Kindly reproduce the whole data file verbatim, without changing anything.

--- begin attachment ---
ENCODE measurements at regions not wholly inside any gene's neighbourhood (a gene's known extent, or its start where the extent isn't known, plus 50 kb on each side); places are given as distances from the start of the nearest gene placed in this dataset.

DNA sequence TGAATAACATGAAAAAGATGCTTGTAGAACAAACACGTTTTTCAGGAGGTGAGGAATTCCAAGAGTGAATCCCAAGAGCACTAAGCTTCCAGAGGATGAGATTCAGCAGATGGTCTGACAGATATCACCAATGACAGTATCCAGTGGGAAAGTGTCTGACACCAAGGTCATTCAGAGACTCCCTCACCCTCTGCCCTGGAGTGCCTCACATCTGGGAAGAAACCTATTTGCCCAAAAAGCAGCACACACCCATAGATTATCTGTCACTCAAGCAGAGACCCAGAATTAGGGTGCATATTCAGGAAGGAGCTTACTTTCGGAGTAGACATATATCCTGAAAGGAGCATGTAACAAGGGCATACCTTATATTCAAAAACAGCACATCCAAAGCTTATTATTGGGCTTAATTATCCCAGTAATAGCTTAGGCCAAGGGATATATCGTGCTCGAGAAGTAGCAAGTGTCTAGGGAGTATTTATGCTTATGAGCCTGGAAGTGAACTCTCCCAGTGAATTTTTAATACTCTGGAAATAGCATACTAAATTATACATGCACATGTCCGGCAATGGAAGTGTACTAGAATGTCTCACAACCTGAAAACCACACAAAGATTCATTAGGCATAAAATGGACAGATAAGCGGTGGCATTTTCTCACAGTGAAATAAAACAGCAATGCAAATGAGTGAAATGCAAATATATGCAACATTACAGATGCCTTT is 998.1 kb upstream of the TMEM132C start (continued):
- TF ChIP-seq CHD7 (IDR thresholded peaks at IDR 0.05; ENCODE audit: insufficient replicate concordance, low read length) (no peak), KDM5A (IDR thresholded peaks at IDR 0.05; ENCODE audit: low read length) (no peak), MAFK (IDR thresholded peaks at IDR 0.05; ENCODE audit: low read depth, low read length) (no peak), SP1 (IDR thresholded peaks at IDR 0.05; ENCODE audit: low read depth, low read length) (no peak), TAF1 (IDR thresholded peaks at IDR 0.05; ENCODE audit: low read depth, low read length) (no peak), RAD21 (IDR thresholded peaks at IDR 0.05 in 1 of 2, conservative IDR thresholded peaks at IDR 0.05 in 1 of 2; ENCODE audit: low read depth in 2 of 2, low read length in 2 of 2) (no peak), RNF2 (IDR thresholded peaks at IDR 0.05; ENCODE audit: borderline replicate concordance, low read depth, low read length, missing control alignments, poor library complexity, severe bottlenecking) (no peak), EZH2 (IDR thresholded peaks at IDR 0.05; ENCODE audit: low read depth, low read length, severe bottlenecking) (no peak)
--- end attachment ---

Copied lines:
ENCODE measurements at regions not wholly inside any gene's neighbourhood (a gene's known extent, or its start where the extent isn't known, plus 50 kb on each side); places are given as distances from the start of the nearest gene placed in this dataset.

DNA sequence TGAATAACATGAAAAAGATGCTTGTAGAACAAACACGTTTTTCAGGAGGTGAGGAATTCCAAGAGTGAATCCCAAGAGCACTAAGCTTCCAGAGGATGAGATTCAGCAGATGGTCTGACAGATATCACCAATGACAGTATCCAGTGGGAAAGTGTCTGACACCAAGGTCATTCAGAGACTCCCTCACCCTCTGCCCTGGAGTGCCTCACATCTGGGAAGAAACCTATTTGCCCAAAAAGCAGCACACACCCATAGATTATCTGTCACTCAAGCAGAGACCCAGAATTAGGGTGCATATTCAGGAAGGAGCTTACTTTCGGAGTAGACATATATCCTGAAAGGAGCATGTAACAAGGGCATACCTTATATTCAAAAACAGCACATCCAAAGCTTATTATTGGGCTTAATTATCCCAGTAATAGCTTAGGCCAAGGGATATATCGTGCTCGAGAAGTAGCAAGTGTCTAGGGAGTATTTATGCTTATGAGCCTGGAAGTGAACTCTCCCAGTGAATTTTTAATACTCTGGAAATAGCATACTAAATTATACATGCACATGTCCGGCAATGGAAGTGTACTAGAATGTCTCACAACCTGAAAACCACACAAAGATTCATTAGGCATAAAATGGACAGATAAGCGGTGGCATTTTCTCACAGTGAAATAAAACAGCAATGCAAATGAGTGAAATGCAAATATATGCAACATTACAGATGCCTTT is 998.1 kb upstream of the TMEM132C start (continued):
- TF ChIP-seq CHD7 (IDR thresholded peaks at IDR 0.05; ENCODE audit: insufficient replicate concordance, low read length) (no peak), KDM5A (IDR thresholded peaks at IDR 0.05; ENCODE audit: low read length) (no peak), MAFK (IDR thresholded peaks at IDR 0.05; ENCODE audit: low read depth, low read length) (no peak), SP1 (IDR thresholded peaks at IDR 0.05; ENCODE audit: low read depth, low read length) (no peak), TAF1 (IDR thresholded peaks at IDR 0.05; ENCODE audit: low read depth, low read length) (no peak), RAD21 (IDR thresholded peaks at IDR 0.05 in 1 of 2, conservative IDR thresholded peaks at IDR 0.05 in 1 of 2; ENCODE audit: low read depth in 2 of 2, low read length in 2 of 2) (no peak), RNF2 (IDR thresholded peaks at IDR 0.05; ENCODE audit: borderline replicate concordance, low read depth, low read length, missing control alignments, poor library complexity, severe bottlenecking) (no peak), EZH2 (IDR thresholded peaks at IDR 0.05; ENCODE audit: low read depth, low read length, severe bottlenecking) (no peak)